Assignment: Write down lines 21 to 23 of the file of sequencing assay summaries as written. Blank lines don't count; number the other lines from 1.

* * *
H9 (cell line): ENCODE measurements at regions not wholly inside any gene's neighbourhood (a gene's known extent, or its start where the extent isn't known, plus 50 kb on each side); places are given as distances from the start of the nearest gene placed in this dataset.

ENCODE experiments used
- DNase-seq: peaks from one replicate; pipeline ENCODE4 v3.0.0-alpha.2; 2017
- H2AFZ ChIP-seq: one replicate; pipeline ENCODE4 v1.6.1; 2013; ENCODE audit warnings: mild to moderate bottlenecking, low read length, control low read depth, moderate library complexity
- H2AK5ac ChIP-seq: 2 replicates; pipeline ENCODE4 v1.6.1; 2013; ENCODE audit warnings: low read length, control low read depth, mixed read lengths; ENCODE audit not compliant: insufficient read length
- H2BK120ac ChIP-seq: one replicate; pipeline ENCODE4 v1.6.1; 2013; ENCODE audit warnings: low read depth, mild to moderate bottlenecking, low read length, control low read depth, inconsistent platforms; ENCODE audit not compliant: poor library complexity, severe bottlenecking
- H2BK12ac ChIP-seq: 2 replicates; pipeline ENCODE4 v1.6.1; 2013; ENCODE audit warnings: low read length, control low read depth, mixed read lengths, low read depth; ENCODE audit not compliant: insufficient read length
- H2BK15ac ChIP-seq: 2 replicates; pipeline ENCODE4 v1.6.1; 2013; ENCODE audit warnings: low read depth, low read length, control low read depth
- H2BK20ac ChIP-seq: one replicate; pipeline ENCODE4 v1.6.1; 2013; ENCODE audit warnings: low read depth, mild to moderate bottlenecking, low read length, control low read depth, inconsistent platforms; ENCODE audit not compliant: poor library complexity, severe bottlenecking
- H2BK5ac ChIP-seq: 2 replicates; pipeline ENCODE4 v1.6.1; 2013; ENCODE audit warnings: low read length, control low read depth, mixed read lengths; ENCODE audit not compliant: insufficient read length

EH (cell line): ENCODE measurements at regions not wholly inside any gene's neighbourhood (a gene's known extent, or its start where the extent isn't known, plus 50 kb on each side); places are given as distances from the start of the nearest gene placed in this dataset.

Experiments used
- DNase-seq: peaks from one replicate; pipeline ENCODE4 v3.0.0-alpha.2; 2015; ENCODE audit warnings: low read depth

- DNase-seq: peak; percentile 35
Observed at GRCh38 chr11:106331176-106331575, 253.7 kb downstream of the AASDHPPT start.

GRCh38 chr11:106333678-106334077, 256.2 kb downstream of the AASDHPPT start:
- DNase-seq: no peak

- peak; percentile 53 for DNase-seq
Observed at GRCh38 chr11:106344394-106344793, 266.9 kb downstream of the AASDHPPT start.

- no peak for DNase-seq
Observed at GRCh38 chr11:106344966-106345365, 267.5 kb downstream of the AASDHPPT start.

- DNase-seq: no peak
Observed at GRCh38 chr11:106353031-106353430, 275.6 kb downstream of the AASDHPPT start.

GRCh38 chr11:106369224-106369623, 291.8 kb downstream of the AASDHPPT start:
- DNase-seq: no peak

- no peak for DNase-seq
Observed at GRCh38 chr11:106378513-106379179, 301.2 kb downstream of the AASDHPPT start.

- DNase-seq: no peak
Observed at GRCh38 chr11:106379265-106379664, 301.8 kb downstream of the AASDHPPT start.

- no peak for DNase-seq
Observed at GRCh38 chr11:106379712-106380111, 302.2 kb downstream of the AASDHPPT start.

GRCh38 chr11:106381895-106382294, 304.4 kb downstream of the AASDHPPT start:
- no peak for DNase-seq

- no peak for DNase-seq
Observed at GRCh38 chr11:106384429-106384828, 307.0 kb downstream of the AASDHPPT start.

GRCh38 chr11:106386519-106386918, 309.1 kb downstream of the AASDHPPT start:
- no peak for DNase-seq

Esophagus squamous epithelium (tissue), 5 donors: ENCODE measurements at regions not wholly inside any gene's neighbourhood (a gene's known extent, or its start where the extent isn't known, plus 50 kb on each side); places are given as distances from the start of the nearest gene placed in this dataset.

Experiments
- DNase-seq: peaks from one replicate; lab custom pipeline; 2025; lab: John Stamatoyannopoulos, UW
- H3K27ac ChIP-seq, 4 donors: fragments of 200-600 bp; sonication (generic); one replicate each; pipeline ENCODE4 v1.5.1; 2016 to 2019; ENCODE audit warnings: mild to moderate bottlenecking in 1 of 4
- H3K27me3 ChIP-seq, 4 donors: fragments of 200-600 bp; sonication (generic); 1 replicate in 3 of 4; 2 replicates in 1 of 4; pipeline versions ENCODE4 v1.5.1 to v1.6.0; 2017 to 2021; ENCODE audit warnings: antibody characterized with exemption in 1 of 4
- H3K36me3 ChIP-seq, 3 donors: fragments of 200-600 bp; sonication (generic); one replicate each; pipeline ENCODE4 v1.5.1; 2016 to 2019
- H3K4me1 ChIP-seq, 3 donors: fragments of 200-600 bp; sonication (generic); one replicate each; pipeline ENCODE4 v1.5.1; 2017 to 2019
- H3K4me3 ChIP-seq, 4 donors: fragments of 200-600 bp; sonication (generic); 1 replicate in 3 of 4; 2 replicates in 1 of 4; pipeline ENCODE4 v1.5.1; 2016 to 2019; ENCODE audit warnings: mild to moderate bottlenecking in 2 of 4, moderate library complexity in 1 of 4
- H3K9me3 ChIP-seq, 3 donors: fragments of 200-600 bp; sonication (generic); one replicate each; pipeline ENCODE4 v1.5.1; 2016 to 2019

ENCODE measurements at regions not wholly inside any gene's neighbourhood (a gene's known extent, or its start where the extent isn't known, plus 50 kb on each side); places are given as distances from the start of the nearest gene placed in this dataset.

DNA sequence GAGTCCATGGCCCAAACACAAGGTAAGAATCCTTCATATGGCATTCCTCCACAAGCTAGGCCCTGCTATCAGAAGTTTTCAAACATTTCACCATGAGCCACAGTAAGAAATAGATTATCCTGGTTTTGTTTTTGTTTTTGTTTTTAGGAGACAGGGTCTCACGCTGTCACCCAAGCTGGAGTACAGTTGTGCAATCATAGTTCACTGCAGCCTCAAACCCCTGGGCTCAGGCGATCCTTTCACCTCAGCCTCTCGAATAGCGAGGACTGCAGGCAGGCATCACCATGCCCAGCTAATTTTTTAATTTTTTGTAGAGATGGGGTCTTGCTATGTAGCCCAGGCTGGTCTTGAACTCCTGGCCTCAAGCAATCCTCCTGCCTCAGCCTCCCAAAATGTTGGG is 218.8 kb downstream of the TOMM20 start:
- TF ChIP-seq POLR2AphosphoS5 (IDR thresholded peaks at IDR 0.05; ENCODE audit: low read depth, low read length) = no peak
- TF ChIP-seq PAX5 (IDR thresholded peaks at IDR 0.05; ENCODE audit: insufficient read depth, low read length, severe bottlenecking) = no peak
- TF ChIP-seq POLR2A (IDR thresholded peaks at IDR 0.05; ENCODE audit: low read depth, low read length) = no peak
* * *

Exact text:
Observed at GRCh38 chr11:106344966-106345365, 267.5 kb downstream of the AASDHPPT start.

- DNase-seq: no peak
Observed at GRCh38 chr11:106353031-106353430, 275.6 kb downstream of the AASDHPPT start.